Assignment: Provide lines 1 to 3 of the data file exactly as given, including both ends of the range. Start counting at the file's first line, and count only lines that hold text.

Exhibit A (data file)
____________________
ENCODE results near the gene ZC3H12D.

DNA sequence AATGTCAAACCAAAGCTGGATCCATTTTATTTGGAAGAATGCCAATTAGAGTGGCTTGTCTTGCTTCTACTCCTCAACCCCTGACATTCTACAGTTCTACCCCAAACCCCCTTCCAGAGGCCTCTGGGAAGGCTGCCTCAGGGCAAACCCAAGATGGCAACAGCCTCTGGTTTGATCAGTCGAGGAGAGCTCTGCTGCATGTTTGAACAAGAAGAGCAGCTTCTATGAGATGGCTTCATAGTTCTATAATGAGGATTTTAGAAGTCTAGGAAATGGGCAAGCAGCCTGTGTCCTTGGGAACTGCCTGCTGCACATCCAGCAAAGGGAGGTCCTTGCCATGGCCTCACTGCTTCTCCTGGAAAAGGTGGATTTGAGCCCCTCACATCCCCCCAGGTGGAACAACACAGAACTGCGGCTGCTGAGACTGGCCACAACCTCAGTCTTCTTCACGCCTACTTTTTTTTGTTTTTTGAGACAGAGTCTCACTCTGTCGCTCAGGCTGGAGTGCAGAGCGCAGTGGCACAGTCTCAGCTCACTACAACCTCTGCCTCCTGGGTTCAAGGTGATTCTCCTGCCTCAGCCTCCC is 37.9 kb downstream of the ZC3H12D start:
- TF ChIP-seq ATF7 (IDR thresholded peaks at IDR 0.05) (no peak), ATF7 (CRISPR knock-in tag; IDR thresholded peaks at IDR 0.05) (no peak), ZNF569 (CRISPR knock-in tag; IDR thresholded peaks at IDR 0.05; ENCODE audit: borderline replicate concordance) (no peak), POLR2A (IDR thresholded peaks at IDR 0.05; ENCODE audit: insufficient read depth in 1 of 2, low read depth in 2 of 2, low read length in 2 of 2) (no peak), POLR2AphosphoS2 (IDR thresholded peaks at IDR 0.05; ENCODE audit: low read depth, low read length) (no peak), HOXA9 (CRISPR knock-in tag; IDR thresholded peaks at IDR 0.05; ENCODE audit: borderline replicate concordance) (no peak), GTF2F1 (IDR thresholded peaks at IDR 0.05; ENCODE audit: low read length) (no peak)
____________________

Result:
ENCODE results near the gene ZC3H12D.

DNA sequence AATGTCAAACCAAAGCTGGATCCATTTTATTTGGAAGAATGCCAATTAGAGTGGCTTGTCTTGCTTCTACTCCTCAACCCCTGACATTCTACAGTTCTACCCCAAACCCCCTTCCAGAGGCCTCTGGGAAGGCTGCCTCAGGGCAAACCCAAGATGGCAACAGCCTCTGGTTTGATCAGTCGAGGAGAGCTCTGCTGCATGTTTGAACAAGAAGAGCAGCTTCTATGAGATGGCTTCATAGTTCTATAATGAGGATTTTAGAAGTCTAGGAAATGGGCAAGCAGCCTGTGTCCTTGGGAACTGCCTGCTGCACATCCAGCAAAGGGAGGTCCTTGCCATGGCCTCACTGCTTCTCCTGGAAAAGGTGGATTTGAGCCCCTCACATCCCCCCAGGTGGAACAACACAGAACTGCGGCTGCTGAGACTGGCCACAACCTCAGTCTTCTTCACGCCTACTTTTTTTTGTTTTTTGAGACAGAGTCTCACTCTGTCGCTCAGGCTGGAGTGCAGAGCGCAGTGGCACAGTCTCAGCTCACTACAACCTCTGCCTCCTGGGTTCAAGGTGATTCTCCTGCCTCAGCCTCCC is 37.9 kb downstream of the ZC3H12D start:
- TF ChIP-seq ATF7 (IDR thresholded peaks at IDR 0.05) (no peak), ATF7 (CRISPR knock-in tag; IDR thresholded peaks at IDR 0.05) (no peak), ZNF569 (CRISPR knock-in tag; IDR thresholded peaks at IDR 0.05; ENCODE audit: borderline replicate concordance) (no peak), POLR2A (IDR thresholded peaks at IDR 0.05; ENCODE audit: insufficient read depth in 1 of 2, low read depth in 2 of 2, low read length in 2 of 2) (no peak), POLR2AphosphoS2 (IDR thresholded peaks at IDR 0.05; ENCODE audit: low read depth, low read length) (no peak), HOXA9 (CRISPR knock-in tag; IDR thresholded peaks at IDR 0.05; ENCODE audit: borderline replicate concordance) (no peak), GTF2F1 (IDR thresholded peaks at IDR 0.05; ENCODE audit: low read length) (no peak)